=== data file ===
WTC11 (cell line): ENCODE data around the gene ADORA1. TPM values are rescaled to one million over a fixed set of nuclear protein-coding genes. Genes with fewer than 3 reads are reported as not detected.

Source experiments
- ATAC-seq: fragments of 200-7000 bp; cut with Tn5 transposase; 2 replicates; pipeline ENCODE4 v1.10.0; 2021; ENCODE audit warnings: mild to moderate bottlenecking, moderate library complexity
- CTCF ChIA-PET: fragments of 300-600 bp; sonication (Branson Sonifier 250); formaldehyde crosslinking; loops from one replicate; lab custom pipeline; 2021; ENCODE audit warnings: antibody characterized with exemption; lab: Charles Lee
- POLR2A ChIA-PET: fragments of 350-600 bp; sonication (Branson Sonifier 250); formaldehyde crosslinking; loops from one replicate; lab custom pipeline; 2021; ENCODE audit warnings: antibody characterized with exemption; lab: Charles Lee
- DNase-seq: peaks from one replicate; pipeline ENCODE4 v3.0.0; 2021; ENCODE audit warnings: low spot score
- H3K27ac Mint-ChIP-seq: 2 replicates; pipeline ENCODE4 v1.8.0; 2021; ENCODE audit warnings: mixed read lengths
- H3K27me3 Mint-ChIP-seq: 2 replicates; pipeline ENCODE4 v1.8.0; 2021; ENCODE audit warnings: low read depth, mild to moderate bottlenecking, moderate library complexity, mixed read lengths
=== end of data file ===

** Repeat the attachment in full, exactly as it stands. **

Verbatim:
WTC11 (cell line): ENCODE data around the gene ADORA1. TPM values are rescaled to one million over a fixed set of nuclear protein-coding genes. Genes with fewer than 3 reads are reported as not detected.

Source experiments
- ATAC-seq: fragments of 200-7000 bp; cut with Tn5 transposase; 2 replicates; pipeline ENCODE4 v1.10.0; 2021; ENCODE audit warnings: mild to moderate bottlenecking, moderate library complexity
- CTCF ChIA-PET: fragments of 300-600 bp; sonication (Branson Sonifier 250); formaldehyde crosslinking; loops from one replicate; lab custom pipeline; 2021; ENCODE audit warnings: antibody characterized with exemption; lab: Charles Lee
- POLR2A ChIA-PET: fragments of 350-600 bp; sonication (Branson Sonifier 250); formaldehyde crosslinking; loops from one replicate; lab custom pipeline; 2021; ENCODE audit warnings: antibody characterized with exemption; lab: Charles Lee
- DNase-seq: peaks from one replicate; pipeline ENCODE4 v3.0.0; 2021; ENCODE audit warnings: low spot score
- H3K27ac Mint-ChIP-seq: 2 replicates; pipeline ENCODE4 v1.8.0; 2021; ENCODE audit warnings: mixed read lengths
- H3K27me3 Mint-ChIP-seq: 2 replicates; pipeline ENCODE4 v1.8.0; 2021; ENCODE audit warnings: low read depth, mild to moderate bottlenecking, moderate library complexity, mixed read lengths